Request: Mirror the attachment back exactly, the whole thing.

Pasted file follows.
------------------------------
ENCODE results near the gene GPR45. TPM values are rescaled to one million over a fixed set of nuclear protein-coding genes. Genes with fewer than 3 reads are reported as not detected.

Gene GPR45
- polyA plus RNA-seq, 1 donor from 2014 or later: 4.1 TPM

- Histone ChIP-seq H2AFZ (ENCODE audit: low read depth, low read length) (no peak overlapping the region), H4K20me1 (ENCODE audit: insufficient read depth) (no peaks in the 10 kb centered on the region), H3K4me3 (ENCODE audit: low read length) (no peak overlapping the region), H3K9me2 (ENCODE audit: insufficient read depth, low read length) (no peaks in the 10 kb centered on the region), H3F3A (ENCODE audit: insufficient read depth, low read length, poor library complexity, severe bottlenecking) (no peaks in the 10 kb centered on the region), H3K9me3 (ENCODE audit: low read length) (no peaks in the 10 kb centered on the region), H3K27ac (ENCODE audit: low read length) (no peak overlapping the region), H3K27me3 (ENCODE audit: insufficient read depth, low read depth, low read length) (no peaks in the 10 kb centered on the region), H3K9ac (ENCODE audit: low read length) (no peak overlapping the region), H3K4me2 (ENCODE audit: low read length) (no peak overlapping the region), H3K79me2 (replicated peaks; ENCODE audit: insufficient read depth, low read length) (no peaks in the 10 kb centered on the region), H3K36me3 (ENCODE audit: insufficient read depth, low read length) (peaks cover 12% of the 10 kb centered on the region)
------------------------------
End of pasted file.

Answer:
ENCODE results near the gene GPR45. TPM values are rescaled to one million over a fixed set of nuclear protein-coding genes. Genes with fewer than 3 reads are reported as not detected.

Gene GPR45
- polyA plus RNA-seq, 1 donor from 2014 or later: 4.1 TPM

- Histone ChIP-seq H2AFZ (ENCODE audit: low read depth, low read length) (no peak overlapping the region), H4K20me1 (ENCODE audit: insufficient read depth) (no peaks in the 10 kb centered on the region), H3K4me3 (ENCODE audit: low read length) (no peak overlapping the region), H3K9me2 (ENCODE audit: insufficient read depth, low read length) (no peaks in the 10 kb centered on the region), H3F3A (ENCODE audit: insufficient read depth, low read length, poor library complexity, severe bottlenecking) (no peaks in the 10 kb centered on the region), H3K9me3 (ENCODE audit: low read length) (no peaks in the 10 kb centered on the region), H3K27ac (ENCODE audit: low read length) (no peak overlapping the region), H3K27me3 (ENCODE audit: insufficient read depth, low read depth, low read length) (no peaks in the 10 kb centered on the region), H3K9ac (ENCODE audit: low read length) (no peak overlapping the region), H3K4me2 (ENCODE audit: low read length) (no peak overlapping the region), H3K79me2 (replicated peaks; ENCODE audit: insufficient read depth, low read length) (no peaks in the 10 kb centered on the region), H3K36me3 (ENCODE audit: insufficient read depth, low read length) (peaks cover 12% of the 10 kb centered on the region)